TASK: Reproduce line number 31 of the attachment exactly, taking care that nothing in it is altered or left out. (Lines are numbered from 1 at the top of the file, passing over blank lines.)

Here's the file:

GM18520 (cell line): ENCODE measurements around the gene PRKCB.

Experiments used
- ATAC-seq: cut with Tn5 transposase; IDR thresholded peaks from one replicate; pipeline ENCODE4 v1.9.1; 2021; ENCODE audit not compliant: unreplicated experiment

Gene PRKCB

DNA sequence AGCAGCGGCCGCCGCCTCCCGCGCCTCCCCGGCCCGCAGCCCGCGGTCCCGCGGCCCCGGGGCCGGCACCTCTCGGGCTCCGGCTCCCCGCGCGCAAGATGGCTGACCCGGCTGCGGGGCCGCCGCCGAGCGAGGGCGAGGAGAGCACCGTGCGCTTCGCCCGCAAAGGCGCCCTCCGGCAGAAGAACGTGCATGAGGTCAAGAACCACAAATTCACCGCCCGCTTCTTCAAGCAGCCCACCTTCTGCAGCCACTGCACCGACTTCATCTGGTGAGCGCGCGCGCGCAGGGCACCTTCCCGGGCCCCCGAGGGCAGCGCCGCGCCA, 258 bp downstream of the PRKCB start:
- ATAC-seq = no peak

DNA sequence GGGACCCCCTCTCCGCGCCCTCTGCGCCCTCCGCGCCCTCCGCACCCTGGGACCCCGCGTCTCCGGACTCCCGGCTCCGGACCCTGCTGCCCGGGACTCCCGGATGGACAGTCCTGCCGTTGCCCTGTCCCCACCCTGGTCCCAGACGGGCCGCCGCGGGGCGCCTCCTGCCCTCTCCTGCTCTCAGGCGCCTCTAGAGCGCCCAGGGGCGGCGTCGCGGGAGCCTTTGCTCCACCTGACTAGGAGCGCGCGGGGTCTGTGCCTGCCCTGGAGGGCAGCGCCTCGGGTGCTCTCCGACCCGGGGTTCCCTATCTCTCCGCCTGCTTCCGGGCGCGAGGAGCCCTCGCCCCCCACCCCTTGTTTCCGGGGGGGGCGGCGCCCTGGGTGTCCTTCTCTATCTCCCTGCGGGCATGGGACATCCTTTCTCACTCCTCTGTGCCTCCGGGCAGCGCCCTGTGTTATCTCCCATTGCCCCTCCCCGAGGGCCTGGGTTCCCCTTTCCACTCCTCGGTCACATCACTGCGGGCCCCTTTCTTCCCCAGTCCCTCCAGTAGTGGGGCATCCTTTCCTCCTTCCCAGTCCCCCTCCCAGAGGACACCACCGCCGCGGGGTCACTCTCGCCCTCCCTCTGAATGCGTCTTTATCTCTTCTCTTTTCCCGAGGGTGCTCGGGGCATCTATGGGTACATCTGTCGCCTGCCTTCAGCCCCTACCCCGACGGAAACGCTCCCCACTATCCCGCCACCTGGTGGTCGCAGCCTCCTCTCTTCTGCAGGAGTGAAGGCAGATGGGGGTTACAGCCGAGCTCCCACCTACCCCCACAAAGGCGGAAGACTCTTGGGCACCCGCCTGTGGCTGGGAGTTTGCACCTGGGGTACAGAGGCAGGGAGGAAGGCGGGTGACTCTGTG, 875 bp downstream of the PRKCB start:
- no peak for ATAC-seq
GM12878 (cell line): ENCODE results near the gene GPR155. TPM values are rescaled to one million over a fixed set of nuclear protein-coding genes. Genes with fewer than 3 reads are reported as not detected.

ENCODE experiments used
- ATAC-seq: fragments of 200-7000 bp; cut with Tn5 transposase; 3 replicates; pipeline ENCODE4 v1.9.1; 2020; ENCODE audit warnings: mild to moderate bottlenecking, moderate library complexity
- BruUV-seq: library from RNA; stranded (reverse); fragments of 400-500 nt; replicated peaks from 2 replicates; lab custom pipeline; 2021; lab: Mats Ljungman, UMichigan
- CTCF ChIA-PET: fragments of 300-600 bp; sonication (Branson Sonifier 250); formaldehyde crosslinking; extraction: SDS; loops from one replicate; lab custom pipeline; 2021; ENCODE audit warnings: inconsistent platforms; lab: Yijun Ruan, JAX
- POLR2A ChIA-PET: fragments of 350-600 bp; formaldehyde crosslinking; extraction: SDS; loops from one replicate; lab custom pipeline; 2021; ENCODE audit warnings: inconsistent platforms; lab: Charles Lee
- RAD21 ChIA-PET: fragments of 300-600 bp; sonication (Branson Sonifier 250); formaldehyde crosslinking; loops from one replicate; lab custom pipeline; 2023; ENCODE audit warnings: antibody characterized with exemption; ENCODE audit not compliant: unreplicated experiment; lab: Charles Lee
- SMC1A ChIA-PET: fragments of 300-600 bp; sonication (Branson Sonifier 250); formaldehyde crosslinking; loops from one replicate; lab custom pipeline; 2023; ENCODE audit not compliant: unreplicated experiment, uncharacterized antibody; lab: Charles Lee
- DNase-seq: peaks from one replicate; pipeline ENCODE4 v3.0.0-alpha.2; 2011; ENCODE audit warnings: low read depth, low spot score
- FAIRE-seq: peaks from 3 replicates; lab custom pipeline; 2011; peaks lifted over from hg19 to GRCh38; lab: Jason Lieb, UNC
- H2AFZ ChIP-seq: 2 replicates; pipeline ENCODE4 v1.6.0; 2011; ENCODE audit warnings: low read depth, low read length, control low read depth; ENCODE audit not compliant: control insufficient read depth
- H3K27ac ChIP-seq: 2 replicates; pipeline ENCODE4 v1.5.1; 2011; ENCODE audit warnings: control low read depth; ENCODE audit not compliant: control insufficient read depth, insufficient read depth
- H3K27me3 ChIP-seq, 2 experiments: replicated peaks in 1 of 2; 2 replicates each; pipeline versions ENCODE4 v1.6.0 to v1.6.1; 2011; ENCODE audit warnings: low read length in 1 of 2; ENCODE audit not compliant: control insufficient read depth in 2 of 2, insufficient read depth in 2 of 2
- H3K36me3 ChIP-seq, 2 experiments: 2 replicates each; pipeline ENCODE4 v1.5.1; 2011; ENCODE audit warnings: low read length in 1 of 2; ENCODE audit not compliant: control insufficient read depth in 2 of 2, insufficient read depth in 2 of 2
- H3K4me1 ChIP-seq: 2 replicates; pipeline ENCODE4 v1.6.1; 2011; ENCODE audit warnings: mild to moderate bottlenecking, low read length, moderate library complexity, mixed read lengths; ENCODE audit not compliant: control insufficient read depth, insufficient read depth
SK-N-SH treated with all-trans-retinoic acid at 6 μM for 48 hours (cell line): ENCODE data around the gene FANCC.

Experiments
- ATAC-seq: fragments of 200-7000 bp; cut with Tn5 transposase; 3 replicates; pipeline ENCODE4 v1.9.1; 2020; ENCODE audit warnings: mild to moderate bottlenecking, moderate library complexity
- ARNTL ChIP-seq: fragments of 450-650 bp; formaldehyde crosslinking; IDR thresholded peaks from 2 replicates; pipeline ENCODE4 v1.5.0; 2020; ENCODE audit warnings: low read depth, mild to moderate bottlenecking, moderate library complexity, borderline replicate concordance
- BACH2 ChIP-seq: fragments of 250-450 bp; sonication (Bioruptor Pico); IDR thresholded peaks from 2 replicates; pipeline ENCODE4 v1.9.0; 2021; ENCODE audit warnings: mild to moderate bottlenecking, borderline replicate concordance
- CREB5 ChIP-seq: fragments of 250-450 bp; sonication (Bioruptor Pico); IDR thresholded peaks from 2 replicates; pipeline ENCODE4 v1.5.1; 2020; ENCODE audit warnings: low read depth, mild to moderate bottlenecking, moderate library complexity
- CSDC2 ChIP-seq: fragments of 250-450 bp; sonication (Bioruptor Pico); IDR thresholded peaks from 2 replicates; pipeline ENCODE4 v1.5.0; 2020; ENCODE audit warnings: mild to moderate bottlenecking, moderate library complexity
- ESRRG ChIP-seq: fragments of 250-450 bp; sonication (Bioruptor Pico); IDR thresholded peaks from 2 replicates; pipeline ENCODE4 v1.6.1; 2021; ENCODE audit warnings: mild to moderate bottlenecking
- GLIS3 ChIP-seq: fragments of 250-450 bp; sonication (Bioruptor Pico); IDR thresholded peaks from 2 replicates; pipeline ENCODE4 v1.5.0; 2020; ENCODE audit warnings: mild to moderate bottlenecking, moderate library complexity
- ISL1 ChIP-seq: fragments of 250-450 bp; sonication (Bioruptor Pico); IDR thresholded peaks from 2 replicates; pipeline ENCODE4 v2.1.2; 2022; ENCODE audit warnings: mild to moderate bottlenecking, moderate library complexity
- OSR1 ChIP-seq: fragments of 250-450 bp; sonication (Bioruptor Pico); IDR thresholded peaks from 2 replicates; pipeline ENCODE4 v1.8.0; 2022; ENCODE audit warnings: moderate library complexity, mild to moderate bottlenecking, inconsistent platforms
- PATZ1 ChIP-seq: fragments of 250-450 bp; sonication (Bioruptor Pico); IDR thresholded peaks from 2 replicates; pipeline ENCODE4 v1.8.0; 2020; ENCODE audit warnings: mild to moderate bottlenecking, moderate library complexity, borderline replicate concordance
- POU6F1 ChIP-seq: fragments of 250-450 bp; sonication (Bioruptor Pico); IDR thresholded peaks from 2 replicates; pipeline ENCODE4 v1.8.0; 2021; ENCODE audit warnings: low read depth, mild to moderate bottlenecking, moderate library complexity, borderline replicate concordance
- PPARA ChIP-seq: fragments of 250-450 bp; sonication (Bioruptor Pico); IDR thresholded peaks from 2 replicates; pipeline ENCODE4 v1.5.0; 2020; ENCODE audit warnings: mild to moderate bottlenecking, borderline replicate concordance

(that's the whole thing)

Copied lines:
- ESRRG ChIP-seq: fragments of 250-450 bp; sonication (Bioruptor Pico); IDR thresholded peaks from 2 replicates; pipeline ENCODE4 v1.6.1; 2021; ENCODE audit warnings: mild to moderate bottlenecking